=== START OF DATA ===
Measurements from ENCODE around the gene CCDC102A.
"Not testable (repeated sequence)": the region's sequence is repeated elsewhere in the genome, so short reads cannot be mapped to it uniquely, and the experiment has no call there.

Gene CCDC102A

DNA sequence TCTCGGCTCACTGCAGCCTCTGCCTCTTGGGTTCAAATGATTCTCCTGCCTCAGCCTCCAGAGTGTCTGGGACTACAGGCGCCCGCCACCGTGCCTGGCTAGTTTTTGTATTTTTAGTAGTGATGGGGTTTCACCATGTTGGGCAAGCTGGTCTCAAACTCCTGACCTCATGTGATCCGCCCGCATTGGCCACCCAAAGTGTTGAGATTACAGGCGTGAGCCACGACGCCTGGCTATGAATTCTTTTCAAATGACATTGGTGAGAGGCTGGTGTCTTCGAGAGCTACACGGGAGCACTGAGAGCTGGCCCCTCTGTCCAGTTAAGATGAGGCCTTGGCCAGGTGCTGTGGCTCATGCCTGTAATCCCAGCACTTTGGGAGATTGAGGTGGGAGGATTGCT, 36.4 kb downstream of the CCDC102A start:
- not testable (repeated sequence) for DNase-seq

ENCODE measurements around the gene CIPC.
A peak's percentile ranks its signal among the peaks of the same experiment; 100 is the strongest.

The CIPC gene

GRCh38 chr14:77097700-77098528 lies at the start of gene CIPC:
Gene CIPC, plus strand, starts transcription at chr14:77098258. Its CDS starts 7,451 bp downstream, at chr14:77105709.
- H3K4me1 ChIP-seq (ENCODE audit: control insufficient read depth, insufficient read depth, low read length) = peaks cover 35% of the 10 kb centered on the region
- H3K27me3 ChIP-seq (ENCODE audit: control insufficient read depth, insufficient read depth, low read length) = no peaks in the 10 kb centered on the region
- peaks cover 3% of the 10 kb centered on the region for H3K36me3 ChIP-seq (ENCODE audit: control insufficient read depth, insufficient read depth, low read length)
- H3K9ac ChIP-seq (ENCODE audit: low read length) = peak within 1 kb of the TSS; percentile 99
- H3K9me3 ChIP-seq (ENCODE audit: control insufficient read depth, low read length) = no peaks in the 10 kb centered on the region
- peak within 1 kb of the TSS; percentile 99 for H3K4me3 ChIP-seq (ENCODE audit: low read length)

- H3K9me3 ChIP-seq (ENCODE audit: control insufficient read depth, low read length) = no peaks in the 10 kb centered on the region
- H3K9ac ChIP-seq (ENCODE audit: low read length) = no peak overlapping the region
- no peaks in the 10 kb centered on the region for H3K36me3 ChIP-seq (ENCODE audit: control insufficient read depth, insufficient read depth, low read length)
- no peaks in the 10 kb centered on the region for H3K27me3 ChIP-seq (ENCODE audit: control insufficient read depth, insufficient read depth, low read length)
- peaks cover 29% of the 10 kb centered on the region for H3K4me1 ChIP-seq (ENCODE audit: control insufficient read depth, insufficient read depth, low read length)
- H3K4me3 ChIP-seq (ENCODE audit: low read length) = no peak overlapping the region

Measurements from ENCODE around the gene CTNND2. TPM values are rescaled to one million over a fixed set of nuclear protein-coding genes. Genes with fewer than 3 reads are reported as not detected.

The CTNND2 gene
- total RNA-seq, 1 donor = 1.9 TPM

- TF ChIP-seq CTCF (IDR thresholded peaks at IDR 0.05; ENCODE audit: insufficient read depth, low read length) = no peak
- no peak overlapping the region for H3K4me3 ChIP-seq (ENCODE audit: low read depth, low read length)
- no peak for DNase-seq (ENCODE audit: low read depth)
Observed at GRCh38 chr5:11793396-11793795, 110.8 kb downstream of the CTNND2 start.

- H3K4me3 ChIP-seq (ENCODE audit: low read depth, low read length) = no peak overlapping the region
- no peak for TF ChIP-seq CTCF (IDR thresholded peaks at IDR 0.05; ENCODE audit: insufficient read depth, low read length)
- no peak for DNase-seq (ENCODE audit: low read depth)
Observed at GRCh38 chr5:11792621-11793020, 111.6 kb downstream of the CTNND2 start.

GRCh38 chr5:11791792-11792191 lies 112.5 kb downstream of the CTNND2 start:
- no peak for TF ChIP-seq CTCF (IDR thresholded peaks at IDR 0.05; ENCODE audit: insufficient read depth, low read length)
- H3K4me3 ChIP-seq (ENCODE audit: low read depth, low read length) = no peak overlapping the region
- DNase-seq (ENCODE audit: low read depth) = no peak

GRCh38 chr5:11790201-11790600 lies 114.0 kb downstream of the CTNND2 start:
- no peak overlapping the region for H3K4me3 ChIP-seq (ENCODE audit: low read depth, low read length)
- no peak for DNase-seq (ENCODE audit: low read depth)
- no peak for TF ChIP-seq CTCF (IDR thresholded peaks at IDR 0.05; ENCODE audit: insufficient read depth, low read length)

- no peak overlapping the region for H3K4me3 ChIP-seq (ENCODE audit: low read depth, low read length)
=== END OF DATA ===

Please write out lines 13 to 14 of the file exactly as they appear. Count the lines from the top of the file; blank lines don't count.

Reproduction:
- peaks cover 3% of the 10 kb centered on the region for H3K36me3 ChIP-seq (ENCODE audit: control insufficient read depth, insufficient read depth, low read length)
- H3K9ac ChIP-seq (ENCODE audit: low read length) = peak within 1 kb of the TSS; percentile 99